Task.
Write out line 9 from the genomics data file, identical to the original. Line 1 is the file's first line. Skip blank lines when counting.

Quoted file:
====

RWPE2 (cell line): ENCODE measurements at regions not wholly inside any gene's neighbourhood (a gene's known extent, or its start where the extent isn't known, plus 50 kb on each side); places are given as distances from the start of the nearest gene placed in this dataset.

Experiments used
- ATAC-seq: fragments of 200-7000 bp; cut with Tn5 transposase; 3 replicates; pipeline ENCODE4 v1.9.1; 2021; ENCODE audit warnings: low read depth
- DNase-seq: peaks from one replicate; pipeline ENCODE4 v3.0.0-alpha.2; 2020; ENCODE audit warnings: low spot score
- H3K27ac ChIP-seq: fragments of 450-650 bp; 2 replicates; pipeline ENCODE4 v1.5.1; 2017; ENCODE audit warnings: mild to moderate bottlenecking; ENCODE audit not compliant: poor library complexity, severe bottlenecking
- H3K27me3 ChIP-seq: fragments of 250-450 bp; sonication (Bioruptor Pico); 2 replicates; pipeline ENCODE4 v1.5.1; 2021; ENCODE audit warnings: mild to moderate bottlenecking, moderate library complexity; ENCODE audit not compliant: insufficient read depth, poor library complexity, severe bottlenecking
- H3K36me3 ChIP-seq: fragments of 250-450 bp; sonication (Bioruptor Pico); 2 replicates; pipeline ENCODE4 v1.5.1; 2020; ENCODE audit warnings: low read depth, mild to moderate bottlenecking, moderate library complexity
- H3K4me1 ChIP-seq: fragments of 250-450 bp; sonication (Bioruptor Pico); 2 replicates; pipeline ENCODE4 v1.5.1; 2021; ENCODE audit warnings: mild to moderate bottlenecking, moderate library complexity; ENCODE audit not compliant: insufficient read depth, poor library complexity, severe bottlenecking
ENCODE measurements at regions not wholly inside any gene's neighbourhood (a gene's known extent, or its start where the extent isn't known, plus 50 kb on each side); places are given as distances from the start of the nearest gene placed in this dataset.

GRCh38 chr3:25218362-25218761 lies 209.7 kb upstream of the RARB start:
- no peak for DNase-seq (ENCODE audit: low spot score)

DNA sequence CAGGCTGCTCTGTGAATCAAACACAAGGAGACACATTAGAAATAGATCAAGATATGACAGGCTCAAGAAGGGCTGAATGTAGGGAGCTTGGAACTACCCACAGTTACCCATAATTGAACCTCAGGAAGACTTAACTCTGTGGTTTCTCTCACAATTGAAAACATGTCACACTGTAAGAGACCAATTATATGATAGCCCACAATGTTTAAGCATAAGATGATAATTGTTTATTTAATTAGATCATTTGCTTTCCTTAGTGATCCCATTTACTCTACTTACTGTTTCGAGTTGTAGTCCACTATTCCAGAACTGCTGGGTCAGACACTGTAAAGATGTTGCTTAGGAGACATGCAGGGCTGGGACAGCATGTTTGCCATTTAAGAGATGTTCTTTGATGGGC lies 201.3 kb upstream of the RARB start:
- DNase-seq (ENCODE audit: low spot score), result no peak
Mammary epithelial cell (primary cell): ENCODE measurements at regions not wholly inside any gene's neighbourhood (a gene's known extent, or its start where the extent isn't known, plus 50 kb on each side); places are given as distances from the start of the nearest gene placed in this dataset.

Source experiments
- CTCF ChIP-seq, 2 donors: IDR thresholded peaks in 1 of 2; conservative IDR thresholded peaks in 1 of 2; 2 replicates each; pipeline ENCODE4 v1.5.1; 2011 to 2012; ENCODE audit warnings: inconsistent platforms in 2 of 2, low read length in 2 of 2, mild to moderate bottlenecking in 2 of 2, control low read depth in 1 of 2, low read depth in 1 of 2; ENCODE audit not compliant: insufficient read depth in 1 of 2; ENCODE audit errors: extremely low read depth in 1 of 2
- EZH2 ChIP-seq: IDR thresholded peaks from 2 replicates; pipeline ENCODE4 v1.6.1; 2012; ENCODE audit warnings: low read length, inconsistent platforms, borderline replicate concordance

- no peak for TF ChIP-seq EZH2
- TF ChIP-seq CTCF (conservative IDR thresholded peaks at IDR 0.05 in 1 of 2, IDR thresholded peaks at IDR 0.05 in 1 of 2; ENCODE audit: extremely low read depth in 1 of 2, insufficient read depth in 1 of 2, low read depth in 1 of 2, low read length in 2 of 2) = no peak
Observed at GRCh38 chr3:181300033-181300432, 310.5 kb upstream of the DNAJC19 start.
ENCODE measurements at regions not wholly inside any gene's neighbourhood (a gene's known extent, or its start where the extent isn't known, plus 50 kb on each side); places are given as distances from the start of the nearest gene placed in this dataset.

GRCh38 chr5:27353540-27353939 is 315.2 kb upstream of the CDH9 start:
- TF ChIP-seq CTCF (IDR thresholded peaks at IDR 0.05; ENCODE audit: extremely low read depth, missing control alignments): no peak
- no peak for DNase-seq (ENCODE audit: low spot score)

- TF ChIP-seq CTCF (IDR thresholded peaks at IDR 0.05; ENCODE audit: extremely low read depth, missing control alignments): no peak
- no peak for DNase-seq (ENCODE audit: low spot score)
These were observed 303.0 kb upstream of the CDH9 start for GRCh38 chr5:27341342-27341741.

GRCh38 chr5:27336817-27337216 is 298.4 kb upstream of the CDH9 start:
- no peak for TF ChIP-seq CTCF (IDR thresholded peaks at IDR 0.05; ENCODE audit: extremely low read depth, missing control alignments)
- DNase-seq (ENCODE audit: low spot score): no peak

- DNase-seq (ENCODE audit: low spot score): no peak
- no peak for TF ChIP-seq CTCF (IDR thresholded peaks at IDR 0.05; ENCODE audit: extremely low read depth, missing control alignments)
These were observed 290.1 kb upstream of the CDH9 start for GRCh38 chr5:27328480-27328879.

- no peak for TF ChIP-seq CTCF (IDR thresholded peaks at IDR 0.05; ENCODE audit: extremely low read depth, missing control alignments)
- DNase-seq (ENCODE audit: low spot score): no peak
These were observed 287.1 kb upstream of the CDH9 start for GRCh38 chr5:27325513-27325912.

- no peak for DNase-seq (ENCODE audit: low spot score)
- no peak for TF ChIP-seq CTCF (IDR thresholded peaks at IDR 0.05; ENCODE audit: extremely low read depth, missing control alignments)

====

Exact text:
ENCODE measurements at regions not wholly inside any gene's neighbourhood (a gene's known extent, or its start where the extent isn't known, plus 50 kb on each side); places are given as distances from the start of the nearest gene placed in this dataset.